If  only a few Brown students are likely to join ROTC, why would the U.S. military start a program?

It’s important to distinguish between deciding whether ROTC should be invited to return to Brown and speculating about how the military will respond to an invitation. The Brown community will decide the former, while the latter is contingent on a number of factors, one of which is student interest. Like its counterparts in the corporate sector, the U.S. military recognizes the importance of recruiting top talent. Given that Brown graduates are prized for their entrepreneurial spirit, critical and independent thinking abilities, and communication savvy, it’s reasonable to imagine that the U.S. military would invest slightly more per student at Brown than it does in its larger ROTC programs elsewhere.


Brown cannot compel the military to start a program on its campus, but there are many signs that the military would accept an invitation to return. In particular, the most senior civilian and military leaders have all strongly voiced their support for bringing ROTC programs back to Ivy League campuses:


“Our troops come from every corner of this country–they are black, white, Latino, Asian and Native American. They are Christian and Hindu, Jewish and Muslim. And, yes, we know that some of them are gay. Starting this year, no American will be forbidden from serving the country they love because of who they love. And with that change, I call on all of our college campuses to open their doors to our military recruiters and ROTC. It is time to leave behind the divisive battles of the past. It is time to move forward as one nation.”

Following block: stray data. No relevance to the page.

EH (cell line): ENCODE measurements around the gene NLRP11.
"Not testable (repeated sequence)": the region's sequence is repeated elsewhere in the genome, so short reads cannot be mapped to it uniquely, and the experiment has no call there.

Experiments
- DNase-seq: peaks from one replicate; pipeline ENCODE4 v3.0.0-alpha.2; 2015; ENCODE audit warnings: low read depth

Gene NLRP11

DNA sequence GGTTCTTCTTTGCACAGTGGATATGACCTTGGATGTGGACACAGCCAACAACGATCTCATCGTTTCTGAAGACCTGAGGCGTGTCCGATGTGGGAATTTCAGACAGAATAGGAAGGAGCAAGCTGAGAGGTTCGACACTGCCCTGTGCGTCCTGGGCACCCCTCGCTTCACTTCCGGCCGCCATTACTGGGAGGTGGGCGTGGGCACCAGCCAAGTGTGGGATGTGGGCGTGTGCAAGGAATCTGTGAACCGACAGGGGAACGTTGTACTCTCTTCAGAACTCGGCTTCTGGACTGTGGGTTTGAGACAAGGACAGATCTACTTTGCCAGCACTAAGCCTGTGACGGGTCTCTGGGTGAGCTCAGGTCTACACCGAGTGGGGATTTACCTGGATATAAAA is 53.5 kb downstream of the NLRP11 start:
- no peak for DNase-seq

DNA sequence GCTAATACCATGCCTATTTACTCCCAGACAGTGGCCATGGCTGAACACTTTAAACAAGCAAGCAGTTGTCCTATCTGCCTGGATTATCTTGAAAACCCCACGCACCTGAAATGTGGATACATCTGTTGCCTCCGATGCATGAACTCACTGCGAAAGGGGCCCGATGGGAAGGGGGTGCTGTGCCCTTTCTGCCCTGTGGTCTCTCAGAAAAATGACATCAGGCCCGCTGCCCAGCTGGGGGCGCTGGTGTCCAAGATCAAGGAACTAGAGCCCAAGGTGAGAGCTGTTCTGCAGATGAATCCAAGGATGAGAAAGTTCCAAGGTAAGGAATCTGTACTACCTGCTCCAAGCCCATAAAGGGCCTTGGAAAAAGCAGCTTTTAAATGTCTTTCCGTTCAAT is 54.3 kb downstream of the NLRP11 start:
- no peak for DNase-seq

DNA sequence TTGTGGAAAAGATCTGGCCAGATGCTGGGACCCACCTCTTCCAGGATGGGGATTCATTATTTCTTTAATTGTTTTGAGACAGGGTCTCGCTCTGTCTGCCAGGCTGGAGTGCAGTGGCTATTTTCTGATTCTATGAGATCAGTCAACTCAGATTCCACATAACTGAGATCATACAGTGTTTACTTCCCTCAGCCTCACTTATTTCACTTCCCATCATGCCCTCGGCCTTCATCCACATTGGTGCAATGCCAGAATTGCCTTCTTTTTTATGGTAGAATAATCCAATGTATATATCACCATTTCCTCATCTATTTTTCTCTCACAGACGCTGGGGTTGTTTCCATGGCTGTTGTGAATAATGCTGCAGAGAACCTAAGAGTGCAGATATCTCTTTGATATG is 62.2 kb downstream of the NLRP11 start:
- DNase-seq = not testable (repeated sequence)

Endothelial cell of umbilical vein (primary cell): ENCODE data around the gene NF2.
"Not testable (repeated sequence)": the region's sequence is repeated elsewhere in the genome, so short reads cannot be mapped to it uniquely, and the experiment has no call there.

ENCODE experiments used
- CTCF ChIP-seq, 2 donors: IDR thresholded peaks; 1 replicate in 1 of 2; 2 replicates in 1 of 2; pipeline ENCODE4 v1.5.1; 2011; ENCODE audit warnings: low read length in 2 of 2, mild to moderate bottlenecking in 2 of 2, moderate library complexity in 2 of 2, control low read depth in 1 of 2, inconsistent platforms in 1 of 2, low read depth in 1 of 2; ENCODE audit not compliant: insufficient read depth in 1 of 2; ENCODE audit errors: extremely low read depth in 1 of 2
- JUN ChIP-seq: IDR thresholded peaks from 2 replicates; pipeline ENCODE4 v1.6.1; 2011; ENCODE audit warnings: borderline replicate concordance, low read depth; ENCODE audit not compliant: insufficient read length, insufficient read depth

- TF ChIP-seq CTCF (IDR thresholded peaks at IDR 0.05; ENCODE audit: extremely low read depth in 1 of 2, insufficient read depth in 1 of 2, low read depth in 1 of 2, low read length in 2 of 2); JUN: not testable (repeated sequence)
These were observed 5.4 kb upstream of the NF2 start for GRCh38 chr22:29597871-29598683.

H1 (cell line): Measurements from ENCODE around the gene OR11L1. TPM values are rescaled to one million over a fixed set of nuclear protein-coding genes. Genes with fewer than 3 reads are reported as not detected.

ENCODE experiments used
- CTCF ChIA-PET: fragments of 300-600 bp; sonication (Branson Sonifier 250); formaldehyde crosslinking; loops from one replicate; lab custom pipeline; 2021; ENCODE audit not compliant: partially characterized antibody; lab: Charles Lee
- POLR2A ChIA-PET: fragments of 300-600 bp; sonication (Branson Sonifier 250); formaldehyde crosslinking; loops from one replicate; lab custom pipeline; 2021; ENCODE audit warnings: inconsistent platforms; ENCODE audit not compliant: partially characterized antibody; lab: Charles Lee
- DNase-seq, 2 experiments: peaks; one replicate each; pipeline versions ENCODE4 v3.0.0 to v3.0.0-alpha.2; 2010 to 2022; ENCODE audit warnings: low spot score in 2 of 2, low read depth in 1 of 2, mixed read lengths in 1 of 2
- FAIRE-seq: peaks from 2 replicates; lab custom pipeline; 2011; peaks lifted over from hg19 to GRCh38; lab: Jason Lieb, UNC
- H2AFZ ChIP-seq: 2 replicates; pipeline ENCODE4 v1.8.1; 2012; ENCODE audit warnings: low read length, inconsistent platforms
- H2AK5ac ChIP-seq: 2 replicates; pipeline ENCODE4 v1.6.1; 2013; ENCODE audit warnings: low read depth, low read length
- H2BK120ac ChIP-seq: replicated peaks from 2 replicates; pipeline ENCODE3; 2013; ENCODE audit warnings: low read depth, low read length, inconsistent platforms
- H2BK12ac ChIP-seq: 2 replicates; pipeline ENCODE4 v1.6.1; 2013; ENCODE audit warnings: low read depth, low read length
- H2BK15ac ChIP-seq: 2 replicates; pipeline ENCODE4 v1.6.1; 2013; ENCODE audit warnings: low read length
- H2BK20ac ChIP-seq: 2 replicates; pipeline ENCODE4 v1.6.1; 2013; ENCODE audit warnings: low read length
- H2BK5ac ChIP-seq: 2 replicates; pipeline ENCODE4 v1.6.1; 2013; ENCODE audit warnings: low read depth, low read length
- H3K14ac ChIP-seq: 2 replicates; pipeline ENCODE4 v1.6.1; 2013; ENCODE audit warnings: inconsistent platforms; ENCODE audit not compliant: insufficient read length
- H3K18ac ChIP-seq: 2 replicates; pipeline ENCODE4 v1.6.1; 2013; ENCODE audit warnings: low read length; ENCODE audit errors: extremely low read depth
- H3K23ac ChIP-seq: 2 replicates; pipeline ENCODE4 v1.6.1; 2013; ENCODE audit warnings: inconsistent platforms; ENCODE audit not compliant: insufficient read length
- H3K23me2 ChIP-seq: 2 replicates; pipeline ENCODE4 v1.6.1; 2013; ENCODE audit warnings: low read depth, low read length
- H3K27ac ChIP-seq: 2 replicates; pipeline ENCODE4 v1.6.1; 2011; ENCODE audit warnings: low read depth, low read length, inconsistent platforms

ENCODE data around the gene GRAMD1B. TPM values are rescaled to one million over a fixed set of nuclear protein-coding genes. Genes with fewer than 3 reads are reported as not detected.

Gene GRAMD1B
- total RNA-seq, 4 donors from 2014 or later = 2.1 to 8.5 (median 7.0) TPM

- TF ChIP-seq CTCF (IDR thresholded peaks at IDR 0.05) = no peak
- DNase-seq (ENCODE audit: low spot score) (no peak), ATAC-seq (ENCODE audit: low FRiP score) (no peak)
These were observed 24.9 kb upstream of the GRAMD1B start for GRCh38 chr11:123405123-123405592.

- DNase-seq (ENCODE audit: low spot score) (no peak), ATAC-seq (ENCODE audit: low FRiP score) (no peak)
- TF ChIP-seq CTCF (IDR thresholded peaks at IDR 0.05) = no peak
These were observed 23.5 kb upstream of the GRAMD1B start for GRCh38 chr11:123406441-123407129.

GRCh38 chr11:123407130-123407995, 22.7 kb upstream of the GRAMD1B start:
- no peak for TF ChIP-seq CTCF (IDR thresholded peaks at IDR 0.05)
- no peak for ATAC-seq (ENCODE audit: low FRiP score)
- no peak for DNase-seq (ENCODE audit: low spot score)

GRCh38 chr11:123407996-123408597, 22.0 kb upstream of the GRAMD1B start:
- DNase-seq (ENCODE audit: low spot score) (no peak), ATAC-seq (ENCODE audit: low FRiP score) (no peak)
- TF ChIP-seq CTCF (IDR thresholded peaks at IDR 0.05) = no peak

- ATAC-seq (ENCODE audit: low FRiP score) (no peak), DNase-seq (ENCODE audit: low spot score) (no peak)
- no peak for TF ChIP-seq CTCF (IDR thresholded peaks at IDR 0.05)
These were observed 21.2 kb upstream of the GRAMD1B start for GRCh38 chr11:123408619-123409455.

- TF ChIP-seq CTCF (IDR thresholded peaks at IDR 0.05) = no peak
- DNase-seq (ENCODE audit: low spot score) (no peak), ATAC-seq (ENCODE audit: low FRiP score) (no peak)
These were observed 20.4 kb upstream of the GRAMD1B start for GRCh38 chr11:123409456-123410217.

-President Barack Obama, State of the Union Address, January 25, 2011


 “Over the past generation many commentators have lamented the absence of ROTC from the Ivy League and other selective universities. Institutions that used to send hundreds of graduates into the armed forces, but now struggle to commission a handful of officers every year…I am encouraged that several other comparable universities…are at least re-considering their position on military recruiting and officer training – a situation that has been neither good for the academy or the country.”
-Secretary of Defense Robert Gates, Lecture at Duke University, September 29, 2010


“I think it is incredibly important to have ROTC units at institutions like this…and I certainly would do all in my power to make that happen.”

-Adm. Mike Mullen, Chairman of the Joint Chiefs of Staff, Remarks at the Harvard Kennedy School, November 10, 2010